Mana Leak
Simic Charm

Lands (17)
Misty Rainforest
Scalding Tarn
Wooded Foothills
Steam Vents
Breeding Pool
Stomping Ground
Island
Forest
Sideboard (15)
Huntmaster of the Fells
Blood Moon
Destructive Revelry
Ancient Grudge
Pyroclasm
Feed the Clan
Dismember
Buy deck on Cardhoarder (MTGO)Buy deck on TCGPlayer (Paper)

To those of you venturing out to North Carolina this weekend, good luck and see you there!

Jordan is the copy editor at Modern Nexus. He has played Magic since 2003, and Modern since its inception. A devoted theorist, he always brings tuned brews to events. Jordan favors card efficiency over raw power and specializes in disruptive aggro strategies.

4 thoughts on “Gearing up for Charlotte: Decks, Sideboards, Tips

    1. Yes and no. The Spellskite can definitely steal the trigger (“on target artifact creature”) and redirect it to itself. But the Spellskite will probably not get the counters, because your opponent will just simply choose not to give them to your Skite upon the ability’s resolution (“you may”). So it stops Ravager, but doesn’t really benefit from the trigger itself.

  1. It kind of feels like the articles are repetitive. This one is mostly covering what the past three were doing combined and even with the previous one I was getting that feeling. I like how this particular one goes into some technicalities, it’s nice, but there is no particular new information.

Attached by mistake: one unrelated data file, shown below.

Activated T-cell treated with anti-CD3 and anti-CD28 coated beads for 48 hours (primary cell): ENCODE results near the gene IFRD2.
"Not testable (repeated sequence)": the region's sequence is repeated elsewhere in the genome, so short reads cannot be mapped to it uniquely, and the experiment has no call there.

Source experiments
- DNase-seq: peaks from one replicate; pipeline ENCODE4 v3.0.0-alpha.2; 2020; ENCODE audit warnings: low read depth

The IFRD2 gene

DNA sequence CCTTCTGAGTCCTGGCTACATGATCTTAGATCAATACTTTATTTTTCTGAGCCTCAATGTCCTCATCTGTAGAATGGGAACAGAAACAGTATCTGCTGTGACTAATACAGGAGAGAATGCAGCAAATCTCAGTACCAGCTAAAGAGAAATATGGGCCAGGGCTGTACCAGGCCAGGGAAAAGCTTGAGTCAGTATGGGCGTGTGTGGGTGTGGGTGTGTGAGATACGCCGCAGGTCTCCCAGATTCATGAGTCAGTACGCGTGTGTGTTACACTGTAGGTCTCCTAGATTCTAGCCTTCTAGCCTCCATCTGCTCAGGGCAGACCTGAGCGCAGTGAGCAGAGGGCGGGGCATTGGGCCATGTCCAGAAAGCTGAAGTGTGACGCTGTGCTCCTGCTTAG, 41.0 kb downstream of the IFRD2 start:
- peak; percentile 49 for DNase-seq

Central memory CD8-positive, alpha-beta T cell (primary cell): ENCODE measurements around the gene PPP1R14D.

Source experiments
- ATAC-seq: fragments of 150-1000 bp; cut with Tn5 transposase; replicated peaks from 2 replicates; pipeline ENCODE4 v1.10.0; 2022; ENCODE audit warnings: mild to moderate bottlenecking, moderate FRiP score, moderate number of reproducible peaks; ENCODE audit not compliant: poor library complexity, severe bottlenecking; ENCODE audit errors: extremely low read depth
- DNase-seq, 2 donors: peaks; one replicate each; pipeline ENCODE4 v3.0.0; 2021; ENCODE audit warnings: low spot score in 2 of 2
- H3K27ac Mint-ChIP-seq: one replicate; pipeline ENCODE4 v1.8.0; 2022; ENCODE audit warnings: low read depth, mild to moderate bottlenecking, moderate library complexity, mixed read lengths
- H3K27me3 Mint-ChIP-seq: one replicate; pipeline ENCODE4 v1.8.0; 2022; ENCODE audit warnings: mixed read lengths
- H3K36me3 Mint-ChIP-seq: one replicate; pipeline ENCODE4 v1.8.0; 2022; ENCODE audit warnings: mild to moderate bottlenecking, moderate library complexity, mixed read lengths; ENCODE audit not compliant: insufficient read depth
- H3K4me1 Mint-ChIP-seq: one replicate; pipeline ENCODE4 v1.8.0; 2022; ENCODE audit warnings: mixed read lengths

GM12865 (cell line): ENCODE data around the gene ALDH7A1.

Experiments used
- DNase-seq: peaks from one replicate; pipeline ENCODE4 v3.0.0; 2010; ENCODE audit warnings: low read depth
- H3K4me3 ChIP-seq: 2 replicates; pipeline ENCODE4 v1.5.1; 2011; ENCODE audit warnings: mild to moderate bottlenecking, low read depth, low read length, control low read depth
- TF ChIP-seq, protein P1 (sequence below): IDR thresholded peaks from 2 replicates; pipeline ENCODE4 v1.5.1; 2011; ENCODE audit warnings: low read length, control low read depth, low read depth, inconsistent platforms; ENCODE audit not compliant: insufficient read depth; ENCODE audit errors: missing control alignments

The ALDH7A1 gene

I, for one, don’t know how many articles I can read in one week that talk about Grixis Command (we can call it like that, everybody gets it, right?) and Blood Moon over and over again but I feel it’s not too many more. Honestly, read the articles from this week back to back and tell me with a straight face they aren’t repetitive. I exclude the “Countermagic in Grixis Twin” one because that was very focused on Twin itself.

    Take a look at what the guys from The Meadery (specifically Hoogland) are doing. In the week leading up to Charlotte their two most read pieces were about UWx decks – the UW Midrange Crash Test video (link: http://themeadery.org/articles/video-crash-test-starring-jeff-hoogland-episode-12-modern-daily/) and the “Reaching a verdict on UWX control in Modern” (link: http://themeadery.org/articles/the-verdict-on-uwx-in-modern/). That’s a nice way to attract readers/viewers – make content different than the one everybody else is doing. Like, literally, everybody else right now.

    1. The first three are definitely not repetitive. There are key differences between an article about Kolaghan’s Command, an article about Blood Moon, and an article about Grixis Twin countermagic. Even if some of those decks overlap, the article content is very different and goes over numerous points not covered in others. The fourth article of the week is necessarily a synthesis article, combining points from a variety of different pieces that all contribute to our understanding of Modern. Some of that was from this week. Other stuff was from earlier weeks.

      As for this article, it’s by a different author so it represents his opinion. The fact that his opinion overlaps with other opinions is interesting in itself. It suggests a consistent outcome of two different authors’ format evaluation.

      Even if I don’t agree with it, this feedback is still helpful for us: it’s important to hear from the different readers and see what kind of content they are interested (and not interested) in. So we’ll definitely keep it in mind for future articles.